Common variants in WNT pathway genes have been associated with bone mass and fat distribution, the latter predicting diabetes and cardiovascular disease risk. Rare mutations in the WNT co-receptors LRP5 and LRP6 are similarly associated with bone and cardiometabolic disorders. We investigated the role of LRP5 in human adipose tissue. Subjects with gain-of-function LRP5 mutations and high bone mass had enhanced lower-body fat accumulation. Reciprocally, a low bone mineral density-associated common LRP5 allele correlated with increased abdominal adiposity. Ex vivo LRP5 expression was higher in abdominal versus gluteal adipocyte progenitors. Equivalent knockdown of LRP5 in both progenitor types dose-dependently impaired β-catenin signaling and led to distinct biological outcomes: diminished gluteal and enhanced abdominal adipogenesis. These data highlight how depot differences in WNT/β-catenin pathway activity modulate human fat distribution via effects on adipocyte progenitor biology. They also identify LRP5 as a potential pharmacologic target for the treatment of cardiometabolic disorders.
•Carriers of LRP5 variants display altered body fat distribution•LRP5 is more highly expressed in abdominal versus gluteal fat progenitor cells•LRP5 knockdown in both progenitor types leads to different biological responses•LRP5 modulates fat progenitor biology by controlling β-catenin signaling dosage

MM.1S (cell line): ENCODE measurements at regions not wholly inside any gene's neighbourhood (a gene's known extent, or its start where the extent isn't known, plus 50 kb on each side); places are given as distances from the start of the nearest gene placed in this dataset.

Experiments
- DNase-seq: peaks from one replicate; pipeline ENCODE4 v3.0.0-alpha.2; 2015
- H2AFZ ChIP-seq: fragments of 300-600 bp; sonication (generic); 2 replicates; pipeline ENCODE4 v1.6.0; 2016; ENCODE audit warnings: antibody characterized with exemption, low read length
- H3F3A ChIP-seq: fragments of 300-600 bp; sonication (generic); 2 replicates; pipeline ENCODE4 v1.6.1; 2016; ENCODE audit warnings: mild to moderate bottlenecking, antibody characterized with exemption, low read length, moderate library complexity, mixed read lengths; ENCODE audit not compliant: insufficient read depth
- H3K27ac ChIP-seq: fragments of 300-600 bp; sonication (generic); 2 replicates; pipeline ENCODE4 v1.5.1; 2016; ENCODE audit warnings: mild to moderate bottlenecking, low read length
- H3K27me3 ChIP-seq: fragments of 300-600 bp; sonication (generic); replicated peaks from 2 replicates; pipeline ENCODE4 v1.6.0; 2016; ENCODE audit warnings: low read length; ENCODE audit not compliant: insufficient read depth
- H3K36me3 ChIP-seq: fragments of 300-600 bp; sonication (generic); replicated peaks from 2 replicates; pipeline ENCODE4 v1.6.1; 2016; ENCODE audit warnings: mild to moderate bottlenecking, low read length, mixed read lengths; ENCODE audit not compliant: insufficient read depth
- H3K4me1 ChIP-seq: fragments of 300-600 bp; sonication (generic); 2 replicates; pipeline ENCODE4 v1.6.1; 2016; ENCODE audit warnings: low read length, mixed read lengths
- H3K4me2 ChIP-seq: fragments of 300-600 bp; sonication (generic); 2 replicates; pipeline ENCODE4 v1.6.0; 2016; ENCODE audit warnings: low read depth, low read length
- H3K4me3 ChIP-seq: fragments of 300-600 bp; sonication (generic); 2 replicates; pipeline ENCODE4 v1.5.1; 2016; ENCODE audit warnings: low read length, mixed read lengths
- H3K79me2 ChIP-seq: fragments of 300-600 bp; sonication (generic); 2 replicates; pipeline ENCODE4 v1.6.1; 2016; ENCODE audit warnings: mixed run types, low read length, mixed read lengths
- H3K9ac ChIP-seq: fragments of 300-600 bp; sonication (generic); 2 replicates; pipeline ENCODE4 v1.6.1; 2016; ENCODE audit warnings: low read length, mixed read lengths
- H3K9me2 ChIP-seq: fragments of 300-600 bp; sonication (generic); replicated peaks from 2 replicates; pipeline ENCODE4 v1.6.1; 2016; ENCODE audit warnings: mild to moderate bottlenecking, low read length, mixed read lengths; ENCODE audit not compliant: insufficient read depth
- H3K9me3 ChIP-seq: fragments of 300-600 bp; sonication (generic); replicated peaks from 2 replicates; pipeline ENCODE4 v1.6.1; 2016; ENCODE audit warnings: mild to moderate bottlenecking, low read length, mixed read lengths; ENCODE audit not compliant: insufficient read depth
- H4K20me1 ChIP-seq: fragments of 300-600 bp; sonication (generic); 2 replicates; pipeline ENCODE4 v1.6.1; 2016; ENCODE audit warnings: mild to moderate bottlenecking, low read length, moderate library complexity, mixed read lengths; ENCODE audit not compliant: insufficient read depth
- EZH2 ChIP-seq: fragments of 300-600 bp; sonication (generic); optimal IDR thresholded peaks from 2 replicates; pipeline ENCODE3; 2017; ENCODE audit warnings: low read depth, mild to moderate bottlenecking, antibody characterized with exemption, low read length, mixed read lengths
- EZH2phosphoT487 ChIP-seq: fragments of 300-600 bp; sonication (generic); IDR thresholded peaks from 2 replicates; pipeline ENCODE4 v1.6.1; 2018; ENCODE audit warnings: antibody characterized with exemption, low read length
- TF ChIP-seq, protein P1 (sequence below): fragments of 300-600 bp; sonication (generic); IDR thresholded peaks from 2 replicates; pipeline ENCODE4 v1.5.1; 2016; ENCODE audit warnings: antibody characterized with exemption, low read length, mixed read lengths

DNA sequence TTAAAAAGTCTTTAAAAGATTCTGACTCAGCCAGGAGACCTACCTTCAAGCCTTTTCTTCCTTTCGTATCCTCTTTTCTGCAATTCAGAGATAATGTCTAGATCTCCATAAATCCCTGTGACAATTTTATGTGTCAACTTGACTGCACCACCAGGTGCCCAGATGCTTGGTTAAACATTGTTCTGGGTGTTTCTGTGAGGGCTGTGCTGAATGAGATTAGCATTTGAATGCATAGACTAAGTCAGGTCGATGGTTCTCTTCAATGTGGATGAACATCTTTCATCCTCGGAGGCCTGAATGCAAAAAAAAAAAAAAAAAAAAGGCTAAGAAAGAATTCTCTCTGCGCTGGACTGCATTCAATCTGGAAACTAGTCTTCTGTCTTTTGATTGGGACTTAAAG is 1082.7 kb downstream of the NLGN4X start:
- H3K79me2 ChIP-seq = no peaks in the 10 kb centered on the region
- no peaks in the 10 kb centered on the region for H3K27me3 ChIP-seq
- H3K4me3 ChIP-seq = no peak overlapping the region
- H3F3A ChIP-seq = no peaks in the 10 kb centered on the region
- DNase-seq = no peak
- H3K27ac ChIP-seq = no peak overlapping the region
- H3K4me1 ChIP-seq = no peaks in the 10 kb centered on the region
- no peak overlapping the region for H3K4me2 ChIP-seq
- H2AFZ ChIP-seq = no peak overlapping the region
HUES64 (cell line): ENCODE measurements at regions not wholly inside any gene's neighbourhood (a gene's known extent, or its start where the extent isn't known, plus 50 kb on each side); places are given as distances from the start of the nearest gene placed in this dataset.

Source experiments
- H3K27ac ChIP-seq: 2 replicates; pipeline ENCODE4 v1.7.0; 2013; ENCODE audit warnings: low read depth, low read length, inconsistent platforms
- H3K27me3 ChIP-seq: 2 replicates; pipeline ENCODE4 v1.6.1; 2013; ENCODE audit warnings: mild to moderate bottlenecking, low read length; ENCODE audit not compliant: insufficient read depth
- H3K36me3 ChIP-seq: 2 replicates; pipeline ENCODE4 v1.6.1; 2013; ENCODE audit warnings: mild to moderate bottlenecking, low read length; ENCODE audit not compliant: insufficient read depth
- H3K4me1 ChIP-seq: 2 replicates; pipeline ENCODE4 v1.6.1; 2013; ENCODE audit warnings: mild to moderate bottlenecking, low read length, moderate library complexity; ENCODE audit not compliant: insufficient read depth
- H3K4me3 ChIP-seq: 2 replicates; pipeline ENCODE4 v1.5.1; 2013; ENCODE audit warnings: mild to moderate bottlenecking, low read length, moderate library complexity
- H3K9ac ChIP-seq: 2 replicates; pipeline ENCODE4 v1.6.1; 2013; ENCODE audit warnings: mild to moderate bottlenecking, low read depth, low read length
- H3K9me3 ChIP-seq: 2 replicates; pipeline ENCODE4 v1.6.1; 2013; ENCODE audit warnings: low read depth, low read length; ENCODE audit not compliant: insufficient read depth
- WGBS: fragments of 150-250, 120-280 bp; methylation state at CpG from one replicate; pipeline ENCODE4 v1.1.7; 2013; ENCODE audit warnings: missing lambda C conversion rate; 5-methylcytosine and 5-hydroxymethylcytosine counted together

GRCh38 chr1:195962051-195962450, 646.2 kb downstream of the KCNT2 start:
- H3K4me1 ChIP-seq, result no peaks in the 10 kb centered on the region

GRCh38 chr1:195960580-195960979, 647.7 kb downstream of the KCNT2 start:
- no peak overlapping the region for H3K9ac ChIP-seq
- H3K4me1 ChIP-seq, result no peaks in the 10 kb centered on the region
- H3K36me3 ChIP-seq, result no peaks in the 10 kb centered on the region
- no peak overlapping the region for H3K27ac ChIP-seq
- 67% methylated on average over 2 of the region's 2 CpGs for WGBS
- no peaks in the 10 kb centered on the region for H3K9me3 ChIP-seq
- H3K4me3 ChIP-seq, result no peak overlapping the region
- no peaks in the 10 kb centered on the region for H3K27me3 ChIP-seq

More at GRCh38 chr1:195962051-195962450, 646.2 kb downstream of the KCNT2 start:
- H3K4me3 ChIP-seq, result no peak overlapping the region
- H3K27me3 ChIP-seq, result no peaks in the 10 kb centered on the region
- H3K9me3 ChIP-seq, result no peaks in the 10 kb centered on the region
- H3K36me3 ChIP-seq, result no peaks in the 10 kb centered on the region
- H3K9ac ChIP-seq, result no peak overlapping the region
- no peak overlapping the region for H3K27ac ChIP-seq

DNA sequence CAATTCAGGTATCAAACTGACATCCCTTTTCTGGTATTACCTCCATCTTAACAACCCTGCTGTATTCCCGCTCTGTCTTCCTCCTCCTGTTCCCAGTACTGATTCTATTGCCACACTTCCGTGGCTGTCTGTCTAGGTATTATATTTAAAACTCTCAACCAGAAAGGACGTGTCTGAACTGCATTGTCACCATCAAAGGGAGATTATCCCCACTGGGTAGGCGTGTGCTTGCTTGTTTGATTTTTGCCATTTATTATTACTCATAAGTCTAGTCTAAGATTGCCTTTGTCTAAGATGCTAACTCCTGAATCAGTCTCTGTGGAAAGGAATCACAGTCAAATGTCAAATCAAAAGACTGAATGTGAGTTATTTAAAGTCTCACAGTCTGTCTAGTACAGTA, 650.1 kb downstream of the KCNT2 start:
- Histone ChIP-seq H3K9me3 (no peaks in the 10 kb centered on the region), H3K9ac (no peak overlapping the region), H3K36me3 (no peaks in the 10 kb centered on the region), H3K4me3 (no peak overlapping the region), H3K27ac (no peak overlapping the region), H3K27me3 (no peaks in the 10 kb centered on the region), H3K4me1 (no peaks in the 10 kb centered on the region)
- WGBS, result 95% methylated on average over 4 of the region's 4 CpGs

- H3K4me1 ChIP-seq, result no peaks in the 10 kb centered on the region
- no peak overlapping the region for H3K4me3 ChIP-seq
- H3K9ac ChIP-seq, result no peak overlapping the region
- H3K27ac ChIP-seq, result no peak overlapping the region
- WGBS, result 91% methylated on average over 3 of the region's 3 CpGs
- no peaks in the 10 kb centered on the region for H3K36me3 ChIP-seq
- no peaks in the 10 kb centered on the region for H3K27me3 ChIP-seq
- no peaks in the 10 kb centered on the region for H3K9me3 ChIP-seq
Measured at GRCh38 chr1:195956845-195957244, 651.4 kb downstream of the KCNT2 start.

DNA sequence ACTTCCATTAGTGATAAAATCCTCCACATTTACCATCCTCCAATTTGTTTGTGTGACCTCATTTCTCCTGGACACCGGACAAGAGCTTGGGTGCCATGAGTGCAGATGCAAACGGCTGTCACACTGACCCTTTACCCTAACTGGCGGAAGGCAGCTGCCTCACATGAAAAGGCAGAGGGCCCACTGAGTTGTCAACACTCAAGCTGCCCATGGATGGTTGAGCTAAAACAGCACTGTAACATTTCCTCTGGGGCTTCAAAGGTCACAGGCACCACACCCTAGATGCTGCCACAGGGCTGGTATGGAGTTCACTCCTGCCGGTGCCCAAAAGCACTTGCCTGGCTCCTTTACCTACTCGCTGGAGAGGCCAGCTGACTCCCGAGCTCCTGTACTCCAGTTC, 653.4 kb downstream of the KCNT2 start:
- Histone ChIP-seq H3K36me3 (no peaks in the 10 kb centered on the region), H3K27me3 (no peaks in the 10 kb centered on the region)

Loh et al. identify the WNT co-receptor LRP5 as a regulator of human body fat distribution, an independent predictor of diabetes and cardiovascular disease risk. Studying LRP5 gene variant carriers and human fat progenitors, they show that LRP5 differentially modulates regional adipose progenitor biology by titrating WNT/β-catenin signaling dosage.
Glucagon secretion is inhibited by glucagon-like peptide-1 (GLP-1) and stimulated by adrenaline. These opposing effects on glucagon secretion are mimicked by low (1-10 nM) and high (10 μM) concentrations of forskolin, respectively. The expression of GLP-1 receptors in α-cells is <0.2% of that in β-cells. The GLP-1-induced suppression of glucagon secretion is PKA-dependent, glucose-independent and does not involve paracrine effects mediated by insulin or somatostatin. GLP-1 is without much effect on α-cell electrical activity but selectively inhibits N-type Ca2+-channels and exocytosis. Adrenaline stimulates α-cell electrical activity, increases [Ca2+]i, enhances L-type Ca2+-channel activity and accelerates exocytosis. The stimulatory effect is partially PKA-independent and reduced in Epac2-deficient islets. We propose that GLP-1 inhibits glucagon secretion by PKA-dependent inhibition of the N-type Ca2+-channels via a small increase in intracellular cAMP ([cAMP]i). Adrenaline stimulates L-type Ca2+-channel-dependent exocytosis by activation of the low-affinity cAMP sensor Epac2 via a large increase in [cAMP]i.
An emerging view is that obesity causes metabolic problems when adipose tissue fails to meet the increased demands for fat storage. A study in this issue of Cell Metabolism (Waki et al., 2007) has identified harmine as a proadipogenic small molecule that promotes energy expenditure in white adipose tissue and delays the onset of obesity-associated diabetes.